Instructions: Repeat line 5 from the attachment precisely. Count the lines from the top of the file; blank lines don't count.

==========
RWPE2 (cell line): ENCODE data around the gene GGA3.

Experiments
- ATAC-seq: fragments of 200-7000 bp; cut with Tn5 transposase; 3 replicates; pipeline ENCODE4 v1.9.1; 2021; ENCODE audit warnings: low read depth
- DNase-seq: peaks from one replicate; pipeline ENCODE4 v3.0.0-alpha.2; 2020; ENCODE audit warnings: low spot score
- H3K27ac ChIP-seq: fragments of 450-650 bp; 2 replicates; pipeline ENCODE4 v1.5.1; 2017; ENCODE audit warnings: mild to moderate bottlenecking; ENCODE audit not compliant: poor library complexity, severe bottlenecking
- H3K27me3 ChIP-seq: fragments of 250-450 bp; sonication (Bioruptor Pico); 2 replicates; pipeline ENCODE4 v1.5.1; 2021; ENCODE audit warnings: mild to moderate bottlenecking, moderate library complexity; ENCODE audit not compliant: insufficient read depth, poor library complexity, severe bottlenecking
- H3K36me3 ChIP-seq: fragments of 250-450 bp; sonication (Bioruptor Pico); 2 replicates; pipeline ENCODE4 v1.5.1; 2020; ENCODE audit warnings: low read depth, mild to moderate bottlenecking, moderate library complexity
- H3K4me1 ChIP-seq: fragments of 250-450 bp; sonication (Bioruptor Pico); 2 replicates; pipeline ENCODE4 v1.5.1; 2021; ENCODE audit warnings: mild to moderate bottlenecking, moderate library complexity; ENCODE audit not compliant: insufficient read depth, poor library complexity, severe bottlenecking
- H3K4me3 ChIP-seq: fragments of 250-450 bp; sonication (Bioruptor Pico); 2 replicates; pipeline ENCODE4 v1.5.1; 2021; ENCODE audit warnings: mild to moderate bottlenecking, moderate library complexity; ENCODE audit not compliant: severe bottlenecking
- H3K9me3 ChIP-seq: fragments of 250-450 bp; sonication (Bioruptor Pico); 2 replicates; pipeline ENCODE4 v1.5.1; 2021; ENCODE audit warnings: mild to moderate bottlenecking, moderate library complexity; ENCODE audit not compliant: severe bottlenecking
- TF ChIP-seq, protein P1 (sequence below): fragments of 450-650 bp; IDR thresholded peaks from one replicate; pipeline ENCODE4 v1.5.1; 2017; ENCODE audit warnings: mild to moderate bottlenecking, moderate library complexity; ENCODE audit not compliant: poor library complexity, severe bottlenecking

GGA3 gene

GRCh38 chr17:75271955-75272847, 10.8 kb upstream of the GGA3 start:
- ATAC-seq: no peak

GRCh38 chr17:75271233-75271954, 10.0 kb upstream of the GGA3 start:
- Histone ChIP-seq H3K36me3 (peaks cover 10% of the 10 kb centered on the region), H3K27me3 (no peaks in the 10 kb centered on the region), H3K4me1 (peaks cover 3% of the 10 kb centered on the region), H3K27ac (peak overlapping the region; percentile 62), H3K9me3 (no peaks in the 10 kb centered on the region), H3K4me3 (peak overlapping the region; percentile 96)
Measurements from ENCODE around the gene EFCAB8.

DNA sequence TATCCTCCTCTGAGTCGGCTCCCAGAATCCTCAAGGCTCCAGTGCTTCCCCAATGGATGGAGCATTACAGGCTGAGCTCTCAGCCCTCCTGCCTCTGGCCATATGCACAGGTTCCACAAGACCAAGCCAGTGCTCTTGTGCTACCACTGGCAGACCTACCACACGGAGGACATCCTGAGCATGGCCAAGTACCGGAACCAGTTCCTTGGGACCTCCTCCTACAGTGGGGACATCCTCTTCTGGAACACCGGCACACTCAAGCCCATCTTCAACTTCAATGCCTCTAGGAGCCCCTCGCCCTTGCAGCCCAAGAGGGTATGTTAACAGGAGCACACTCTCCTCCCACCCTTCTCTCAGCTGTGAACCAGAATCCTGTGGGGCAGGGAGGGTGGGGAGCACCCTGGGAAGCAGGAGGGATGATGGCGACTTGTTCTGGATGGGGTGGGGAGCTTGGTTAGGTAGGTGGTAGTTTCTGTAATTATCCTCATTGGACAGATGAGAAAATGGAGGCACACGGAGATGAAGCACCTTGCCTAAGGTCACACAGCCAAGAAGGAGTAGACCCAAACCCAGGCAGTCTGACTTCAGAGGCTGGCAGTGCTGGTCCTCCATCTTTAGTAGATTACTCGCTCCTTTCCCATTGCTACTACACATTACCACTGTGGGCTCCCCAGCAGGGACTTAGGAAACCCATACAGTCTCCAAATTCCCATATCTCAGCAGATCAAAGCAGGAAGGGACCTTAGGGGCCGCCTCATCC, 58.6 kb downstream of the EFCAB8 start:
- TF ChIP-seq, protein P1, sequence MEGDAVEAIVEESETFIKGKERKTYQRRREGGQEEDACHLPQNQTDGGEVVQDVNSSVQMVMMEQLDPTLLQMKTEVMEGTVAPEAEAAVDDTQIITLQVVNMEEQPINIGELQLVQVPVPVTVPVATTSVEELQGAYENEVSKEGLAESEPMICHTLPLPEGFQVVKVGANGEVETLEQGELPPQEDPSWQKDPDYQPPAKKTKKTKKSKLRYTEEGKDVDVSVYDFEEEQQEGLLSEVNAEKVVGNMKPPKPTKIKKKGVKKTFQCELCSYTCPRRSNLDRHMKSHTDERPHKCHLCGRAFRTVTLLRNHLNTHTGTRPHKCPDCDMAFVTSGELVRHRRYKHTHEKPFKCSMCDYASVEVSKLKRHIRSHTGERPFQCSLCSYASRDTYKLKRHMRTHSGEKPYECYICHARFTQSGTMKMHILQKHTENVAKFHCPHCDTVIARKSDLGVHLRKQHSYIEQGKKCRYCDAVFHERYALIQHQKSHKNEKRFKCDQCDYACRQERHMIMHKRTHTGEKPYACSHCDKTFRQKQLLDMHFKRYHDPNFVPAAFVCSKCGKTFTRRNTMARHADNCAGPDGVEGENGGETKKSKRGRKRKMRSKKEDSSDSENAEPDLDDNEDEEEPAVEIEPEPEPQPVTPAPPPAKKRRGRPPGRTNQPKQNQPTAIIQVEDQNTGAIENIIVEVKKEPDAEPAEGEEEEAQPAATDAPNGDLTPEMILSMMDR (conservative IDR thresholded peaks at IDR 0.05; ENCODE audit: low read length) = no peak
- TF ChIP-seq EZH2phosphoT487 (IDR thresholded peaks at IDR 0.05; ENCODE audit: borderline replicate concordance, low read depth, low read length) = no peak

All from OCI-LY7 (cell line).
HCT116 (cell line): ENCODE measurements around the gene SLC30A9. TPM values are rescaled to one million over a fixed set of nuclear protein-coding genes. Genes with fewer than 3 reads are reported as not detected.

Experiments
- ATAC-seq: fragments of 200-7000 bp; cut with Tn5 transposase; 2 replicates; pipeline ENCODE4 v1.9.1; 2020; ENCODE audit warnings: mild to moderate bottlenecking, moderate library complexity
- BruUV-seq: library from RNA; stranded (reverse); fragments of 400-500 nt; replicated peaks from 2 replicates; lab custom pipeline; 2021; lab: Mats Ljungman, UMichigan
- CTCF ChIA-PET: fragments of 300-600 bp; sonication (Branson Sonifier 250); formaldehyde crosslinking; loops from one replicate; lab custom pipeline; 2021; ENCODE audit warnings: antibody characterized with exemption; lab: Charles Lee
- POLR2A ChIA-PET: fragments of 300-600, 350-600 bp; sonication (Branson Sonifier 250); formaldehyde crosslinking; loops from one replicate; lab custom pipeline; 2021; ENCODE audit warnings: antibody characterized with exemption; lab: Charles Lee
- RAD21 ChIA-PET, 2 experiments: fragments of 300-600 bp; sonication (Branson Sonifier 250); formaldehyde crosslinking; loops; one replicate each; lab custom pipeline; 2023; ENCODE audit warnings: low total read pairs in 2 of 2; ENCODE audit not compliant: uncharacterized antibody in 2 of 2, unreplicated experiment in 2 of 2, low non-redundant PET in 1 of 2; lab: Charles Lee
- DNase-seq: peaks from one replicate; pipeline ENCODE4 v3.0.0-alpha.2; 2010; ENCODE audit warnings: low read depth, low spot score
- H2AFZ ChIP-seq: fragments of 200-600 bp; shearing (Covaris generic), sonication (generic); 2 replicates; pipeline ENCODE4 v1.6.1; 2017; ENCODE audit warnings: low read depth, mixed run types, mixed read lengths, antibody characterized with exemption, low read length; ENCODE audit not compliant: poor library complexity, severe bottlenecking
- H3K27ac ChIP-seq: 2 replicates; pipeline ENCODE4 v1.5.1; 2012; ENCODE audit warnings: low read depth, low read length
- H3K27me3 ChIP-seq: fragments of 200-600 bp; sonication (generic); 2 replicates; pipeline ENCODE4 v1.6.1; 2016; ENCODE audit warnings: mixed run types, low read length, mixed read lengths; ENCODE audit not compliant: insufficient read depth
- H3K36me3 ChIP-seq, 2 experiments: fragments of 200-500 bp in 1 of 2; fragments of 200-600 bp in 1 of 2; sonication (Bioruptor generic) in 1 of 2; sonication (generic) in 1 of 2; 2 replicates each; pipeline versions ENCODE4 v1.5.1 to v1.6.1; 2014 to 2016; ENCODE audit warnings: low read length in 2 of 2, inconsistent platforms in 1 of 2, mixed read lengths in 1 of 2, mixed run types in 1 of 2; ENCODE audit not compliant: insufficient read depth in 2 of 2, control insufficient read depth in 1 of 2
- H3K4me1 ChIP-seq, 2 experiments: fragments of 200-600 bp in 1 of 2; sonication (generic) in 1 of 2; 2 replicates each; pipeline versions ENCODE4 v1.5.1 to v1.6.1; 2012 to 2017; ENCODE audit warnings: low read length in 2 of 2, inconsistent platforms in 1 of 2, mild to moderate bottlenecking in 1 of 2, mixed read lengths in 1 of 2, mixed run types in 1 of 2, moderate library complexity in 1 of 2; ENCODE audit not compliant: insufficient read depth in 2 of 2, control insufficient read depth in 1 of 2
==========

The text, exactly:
- H3K27ac ChIP-seq: fragments of 450-650 bp; 2 replicates; pipeline ENCODE4 v1.5.1; 2017; ENCODE audit warnings: mild to moderate bottlenecking; ENCODE audit not compliant: poor library complexity, severe bottlenecking